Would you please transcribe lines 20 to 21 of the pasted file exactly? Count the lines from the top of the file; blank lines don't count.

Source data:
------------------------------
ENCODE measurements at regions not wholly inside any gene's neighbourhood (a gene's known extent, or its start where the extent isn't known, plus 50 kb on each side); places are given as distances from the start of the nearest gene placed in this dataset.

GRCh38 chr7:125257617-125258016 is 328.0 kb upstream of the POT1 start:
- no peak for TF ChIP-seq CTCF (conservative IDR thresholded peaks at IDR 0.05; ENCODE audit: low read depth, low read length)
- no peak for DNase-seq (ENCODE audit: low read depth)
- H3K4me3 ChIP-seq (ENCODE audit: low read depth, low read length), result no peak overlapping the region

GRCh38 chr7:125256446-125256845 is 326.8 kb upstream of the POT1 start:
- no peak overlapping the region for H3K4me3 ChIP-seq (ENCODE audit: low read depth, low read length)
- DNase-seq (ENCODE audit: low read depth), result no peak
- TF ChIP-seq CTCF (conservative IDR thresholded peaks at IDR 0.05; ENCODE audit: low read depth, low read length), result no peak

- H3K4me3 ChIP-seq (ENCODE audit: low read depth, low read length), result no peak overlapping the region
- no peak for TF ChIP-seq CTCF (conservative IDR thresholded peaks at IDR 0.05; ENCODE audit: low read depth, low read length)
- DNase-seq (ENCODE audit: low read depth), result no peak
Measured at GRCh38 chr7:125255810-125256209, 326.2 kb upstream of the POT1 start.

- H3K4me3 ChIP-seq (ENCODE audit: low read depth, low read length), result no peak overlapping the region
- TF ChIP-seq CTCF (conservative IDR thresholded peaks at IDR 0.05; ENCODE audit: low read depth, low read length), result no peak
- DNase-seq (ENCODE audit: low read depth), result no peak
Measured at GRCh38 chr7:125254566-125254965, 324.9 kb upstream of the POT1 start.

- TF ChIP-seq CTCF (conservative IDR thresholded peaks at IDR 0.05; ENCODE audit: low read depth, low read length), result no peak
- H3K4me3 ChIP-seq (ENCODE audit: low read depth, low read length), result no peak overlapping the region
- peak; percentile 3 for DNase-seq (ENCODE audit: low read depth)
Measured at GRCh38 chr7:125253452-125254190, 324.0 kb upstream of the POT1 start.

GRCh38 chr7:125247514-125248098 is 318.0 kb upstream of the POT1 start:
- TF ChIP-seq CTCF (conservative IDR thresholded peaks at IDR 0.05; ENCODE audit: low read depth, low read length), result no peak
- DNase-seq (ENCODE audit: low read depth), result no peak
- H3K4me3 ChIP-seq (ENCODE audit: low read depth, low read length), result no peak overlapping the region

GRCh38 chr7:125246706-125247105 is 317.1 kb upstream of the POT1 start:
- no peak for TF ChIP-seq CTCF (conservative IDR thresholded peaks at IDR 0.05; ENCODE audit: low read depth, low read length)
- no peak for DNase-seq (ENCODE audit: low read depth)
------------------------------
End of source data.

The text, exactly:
- peak; percentile 3 for DNase-seq (ENCODE audit: low read depth)
Measured at GRCh38 chr7:125253452-125254190, 324.0 kb upstream of the POT1 start.